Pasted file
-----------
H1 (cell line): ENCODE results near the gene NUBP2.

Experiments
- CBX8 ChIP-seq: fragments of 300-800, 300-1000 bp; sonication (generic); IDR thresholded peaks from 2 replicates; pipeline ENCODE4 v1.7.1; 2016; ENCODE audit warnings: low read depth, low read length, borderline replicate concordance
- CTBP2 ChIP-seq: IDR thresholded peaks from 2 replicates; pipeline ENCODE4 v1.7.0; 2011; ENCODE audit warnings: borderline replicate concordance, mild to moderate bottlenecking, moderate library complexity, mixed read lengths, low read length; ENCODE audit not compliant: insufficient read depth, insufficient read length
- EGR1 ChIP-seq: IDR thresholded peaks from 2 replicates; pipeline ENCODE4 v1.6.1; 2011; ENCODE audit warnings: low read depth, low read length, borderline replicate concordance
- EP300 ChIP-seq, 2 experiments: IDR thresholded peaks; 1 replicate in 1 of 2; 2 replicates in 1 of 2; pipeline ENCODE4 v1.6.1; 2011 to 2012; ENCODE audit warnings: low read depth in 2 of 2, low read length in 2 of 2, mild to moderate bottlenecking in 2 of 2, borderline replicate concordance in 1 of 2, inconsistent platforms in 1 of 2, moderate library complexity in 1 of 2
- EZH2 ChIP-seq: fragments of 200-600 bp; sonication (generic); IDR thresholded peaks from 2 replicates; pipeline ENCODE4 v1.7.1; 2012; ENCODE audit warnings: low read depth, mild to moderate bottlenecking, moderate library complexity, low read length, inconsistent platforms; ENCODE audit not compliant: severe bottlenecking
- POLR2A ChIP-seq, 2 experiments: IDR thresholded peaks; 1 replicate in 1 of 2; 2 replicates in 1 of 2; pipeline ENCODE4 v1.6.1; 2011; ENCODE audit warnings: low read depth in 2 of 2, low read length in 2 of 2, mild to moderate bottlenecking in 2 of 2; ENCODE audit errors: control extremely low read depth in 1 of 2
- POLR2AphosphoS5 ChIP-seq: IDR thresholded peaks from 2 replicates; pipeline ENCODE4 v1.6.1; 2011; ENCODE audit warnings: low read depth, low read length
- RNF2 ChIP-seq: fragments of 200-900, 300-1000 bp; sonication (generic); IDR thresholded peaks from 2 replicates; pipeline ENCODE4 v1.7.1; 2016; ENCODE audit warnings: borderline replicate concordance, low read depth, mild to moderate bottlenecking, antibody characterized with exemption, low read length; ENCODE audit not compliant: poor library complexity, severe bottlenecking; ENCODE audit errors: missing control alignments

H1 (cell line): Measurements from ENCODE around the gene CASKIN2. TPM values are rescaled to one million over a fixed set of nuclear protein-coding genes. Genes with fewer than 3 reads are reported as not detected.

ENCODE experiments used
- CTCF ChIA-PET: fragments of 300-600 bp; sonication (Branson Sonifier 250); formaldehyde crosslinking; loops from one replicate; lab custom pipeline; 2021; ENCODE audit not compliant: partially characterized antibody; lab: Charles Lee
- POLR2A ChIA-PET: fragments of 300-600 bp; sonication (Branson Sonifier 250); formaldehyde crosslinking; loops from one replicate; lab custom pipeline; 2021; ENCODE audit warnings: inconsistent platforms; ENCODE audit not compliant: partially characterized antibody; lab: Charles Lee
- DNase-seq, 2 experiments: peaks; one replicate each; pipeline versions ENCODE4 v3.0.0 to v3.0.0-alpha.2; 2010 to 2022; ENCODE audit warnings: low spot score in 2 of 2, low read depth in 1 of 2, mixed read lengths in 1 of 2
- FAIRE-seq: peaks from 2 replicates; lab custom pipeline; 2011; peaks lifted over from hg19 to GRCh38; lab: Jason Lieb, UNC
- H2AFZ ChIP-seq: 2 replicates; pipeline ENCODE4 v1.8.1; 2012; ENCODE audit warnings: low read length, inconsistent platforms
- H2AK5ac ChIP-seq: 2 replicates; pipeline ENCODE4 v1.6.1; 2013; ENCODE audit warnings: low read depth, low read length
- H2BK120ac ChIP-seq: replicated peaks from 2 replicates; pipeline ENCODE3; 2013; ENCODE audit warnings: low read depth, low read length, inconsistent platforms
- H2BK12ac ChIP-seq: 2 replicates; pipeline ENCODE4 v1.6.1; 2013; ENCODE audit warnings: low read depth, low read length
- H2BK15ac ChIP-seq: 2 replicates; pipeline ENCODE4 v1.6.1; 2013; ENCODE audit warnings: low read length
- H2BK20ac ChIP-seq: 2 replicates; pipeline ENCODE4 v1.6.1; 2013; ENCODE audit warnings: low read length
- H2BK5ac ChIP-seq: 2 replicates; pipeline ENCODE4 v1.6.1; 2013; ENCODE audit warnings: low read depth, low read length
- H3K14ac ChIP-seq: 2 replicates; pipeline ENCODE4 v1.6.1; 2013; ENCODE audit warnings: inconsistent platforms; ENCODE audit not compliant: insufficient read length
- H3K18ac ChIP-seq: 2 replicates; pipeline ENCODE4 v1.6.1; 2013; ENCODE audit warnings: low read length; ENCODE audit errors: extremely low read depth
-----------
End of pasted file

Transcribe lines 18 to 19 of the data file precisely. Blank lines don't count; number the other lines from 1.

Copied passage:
- H2AK5ac ChIP-seq: 2 replicates; pipeline ENCODE4 v1.6.1; 2013; ENCODE audit warnings: low read depth, low read length
- H2BK120ac ChIP-seq: replicated peaks from 2 replicates; pipeline ENCODE3; 2013; ENCODE audit warnings: low read depth, low read length, inconsistent platforms